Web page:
More news on Apple patents – earlier this week, Apple was finally awarded a patent for a graphical user interface based on gaze tracking, and there are thoughts that this could be implemented in many future Apple devices including iPhones, iPads, Mac computers and even the Apple TV in time.
The patent addresses a phenomenon known as the Troxler Effect or Troxler’s fading, which relates to human peripheral vision. Basically, objects which are at the periphery of vision appear to fade away, and this is caused by the image becoming stabilised on our retina, and our brain effectively ignores the image. This phenomenon can make gaze tracking system ineffective as if you fix your eyes on an object such as your computer cursor, and continue to track it around the screen, it will vanish from sight.
What is the Troxler Effect?
Here is an example of Troxler’s fading, give it a try, it’s really interesting. Stare at the cross in the centre and see what happens to the lilac dots around the outside of the circle. A similar effect can be observed if you look at a section of tiled floor or wall – if you keep your eyes still, you may begin to see the lines between the tiles gradually fade away at the periphery of your vision.
Any gaze-based tracking system needs to be able to cope with this visual phenomenon, which means it needs to be reactive enough to respond instantly on screen to even small changes in the user’s gaze – this is what the latest patent aims to achieve through a combination of software and hardware solutions. The hardware involves eye-tracking plus measurement of viewing angle and distance, detecting when the user is blinking. The software anticipates when fade is likely to occur, and can work quickly enough to move the cursor during the blink and therefore stop the fade before it even begins.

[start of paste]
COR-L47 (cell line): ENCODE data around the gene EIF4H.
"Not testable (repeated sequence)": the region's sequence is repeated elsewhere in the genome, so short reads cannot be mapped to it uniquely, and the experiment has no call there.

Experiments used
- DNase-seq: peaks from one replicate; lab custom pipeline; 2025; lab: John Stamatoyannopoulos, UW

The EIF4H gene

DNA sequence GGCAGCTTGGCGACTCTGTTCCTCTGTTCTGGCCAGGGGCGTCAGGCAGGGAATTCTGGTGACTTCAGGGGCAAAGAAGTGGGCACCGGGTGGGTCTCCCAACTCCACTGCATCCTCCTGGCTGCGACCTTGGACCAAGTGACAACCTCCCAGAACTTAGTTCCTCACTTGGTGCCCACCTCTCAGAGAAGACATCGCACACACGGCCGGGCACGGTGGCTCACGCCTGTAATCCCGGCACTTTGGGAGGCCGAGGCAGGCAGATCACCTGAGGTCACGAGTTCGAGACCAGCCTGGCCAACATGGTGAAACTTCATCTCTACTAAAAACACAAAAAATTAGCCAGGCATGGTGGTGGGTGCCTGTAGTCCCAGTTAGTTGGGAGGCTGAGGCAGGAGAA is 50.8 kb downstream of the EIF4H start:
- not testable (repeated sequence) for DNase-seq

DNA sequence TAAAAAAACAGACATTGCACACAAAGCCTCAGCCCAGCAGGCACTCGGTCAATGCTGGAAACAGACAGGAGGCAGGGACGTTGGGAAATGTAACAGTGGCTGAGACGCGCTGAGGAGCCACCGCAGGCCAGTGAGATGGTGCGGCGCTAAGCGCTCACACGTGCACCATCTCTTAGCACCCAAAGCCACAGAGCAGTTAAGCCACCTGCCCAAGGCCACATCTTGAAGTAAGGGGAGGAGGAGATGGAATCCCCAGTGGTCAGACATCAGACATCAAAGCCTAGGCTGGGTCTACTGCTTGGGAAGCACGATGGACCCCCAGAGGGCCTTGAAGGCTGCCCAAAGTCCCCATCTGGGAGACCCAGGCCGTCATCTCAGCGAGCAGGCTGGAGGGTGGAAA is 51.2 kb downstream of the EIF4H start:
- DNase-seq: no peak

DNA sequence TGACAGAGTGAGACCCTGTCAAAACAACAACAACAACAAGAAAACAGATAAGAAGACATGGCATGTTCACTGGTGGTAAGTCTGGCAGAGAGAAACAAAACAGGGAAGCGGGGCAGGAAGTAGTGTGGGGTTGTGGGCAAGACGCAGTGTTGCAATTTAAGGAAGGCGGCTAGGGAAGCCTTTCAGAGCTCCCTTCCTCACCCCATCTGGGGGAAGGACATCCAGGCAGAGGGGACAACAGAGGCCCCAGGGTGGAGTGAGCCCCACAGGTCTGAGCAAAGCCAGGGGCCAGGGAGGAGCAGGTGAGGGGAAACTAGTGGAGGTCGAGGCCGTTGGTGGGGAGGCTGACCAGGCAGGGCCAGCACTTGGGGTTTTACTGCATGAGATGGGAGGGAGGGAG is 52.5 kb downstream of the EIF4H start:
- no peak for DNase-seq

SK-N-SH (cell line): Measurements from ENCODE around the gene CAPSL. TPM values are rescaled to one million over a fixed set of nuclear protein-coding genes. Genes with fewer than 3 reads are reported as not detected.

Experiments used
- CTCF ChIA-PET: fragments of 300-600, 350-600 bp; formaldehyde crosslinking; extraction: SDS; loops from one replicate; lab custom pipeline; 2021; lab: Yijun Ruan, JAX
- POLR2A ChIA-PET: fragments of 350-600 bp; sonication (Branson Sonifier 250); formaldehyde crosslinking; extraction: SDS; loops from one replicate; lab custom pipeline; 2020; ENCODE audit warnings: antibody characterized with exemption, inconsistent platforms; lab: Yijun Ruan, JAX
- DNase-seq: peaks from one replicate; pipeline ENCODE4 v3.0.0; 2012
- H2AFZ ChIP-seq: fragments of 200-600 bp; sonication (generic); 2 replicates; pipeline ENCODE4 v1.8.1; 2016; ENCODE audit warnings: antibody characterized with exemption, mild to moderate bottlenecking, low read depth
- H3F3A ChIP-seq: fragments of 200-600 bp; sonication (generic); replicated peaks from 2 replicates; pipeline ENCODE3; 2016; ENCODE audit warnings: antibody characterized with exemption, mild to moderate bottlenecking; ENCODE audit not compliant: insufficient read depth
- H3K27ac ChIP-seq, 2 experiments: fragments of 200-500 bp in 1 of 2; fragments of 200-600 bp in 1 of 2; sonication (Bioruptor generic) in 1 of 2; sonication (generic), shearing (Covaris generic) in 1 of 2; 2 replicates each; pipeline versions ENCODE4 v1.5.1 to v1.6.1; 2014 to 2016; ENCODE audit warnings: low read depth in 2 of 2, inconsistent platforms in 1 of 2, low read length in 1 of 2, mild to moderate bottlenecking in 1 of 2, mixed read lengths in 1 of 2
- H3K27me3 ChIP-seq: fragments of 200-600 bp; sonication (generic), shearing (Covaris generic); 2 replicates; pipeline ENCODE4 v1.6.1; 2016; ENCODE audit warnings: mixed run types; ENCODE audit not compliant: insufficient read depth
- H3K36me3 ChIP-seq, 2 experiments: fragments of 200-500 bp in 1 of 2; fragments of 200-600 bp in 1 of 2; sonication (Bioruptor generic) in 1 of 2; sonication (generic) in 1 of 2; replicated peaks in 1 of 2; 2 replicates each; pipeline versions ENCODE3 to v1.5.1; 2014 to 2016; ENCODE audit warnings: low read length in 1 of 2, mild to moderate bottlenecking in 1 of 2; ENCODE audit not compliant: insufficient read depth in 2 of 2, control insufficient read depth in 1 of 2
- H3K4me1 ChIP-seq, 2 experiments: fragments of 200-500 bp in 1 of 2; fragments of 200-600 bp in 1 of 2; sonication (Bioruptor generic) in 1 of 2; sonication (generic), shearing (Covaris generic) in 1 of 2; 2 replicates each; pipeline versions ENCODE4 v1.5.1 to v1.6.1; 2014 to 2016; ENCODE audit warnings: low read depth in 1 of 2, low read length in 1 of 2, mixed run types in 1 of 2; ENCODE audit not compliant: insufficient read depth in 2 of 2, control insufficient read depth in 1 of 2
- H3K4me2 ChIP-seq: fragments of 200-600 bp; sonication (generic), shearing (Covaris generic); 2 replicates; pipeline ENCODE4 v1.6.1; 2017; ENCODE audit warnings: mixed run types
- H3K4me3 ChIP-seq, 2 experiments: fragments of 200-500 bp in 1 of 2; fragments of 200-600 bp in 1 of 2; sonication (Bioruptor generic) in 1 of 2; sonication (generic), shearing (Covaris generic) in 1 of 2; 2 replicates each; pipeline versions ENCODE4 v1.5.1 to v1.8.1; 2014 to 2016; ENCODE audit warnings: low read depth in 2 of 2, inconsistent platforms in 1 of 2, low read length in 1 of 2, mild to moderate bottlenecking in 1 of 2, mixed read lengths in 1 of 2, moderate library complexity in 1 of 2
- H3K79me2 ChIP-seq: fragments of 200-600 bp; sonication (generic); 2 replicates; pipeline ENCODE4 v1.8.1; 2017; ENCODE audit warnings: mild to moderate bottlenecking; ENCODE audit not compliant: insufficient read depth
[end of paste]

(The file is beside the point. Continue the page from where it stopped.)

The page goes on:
What could gaze tracking be used for?
There are many uses for this type of technology, and the patent which was first applied for in 2012 with David P. Julian credited as the inventor, mentions use for iOS devices and the Mac laptop. However, there is a view, first expressed in early 2014, that the Apple TV could be in line for a re-design using this gaze tracking technology in association with voice control, meaning a truly hands free controlled device.
The rumours about a ‘joystick’ for the Home button on the Apple iPhone 7 centred around physical touch technology, but this patent just goes to prove that Apple are not keeping all their eggs in one basket, and are still keen to explore all available (and some not yet available) options.